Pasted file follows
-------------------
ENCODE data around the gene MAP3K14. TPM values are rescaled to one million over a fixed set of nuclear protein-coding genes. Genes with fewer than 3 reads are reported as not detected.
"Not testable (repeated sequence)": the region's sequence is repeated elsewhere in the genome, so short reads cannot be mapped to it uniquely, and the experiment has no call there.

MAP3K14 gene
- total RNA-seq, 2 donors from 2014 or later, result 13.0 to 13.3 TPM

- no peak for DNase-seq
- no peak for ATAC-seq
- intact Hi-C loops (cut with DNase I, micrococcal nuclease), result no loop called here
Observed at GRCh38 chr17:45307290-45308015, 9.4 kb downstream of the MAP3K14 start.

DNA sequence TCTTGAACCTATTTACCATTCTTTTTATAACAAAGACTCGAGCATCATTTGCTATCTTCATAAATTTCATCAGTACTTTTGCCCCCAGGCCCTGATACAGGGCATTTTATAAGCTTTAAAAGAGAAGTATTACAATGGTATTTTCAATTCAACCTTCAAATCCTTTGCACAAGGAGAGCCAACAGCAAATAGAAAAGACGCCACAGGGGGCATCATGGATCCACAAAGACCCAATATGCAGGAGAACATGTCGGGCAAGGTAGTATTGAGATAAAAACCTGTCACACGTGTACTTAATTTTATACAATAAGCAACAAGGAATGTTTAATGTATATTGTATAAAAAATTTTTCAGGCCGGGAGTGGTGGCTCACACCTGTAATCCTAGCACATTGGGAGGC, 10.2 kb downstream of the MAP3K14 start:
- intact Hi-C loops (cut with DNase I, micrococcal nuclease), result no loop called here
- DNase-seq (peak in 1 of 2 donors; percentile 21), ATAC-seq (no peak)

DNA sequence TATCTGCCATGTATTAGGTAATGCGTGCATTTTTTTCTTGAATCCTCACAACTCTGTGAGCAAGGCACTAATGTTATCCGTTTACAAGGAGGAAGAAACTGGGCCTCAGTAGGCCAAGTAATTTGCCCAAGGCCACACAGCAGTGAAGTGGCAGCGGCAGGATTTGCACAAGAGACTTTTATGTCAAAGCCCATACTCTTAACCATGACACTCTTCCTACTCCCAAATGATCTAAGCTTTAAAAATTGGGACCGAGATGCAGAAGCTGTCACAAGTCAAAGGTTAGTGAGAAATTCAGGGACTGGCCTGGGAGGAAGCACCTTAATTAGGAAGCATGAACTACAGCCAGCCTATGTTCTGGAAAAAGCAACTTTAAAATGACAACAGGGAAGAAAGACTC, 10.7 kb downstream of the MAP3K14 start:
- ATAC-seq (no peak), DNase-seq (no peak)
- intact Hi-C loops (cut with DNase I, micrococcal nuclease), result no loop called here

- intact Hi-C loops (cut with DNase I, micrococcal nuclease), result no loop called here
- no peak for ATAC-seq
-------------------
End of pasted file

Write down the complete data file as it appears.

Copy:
ENCODE data around the gene MAP3K14. TPM values are rescaled to one million over a fixed set of nuclear protein-coding genes. Genes with fewer than 3 reads are reported as not detected.
"Not testable (repeated sequence)": the region's sequence is repeated elsewhere in the genome, so short reads cannot be mapped to it uniquely, and the experiment has no call there.

MAP3K14 gene
- total RNA-seq, 2 donors from 2014 or later, result 13.0 to 13.3 TPM

- no peak for DNase-seq
- no peak for ATAC-seq
- intact Hi-C loops (cut with DNase I, micrococcal nuclease), result no loop called here
Observed at GRCh38 chr17:45307290-45308015, 9.4 kb downstream of the MAP3K14 start.

DNA sequence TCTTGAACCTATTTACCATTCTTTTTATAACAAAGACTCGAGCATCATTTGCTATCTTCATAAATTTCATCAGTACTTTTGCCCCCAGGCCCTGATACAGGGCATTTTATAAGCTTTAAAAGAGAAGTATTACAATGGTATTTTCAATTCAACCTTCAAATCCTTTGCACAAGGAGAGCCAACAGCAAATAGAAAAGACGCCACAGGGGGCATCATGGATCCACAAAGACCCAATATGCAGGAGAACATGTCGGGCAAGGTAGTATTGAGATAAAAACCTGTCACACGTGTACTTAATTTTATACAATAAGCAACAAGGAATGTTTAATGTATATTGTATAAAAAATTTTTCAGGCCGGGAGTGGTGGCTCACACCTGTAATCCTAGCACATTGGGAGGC, 10.2 kb downstream of the MAP3K14 start:
- intact Hi-C loops (cut with DNase I, micrococcal nuclease), result no loop called here
- DNase-seq (peak in 1 of 2 donors; percentile 21), ATAC-seq (no peak)

DNA sequence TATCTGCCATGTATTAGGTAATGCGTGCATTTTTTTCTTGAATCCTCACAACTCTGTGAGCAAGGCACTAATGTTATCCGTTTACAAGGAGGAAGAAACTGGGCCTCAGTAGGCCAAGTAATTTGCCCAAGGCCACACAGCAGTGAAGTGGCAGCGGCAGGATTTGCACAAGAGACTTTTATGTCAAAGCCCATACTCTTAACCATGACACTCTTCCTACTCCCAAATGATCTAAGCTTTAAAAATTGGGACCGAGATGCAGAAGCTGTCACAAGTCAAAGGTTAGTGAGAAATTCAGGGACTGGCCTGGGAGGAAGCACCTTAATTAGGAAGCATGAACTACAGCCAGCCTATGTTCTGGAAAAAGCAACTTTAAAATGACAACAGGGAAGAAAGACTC, 10.7 kb downstream of the MAP3K14 start:
- ATAC-seq (no peak), DNase-seq (no peak)
- intact Hi-C loops (cut with DNase I, micrococcal nuclease), result no loop called here

- intact Hi-C loops (cut with DNase I, micrococcal nuclease), result no loop called here
- no peak for ATAC-seq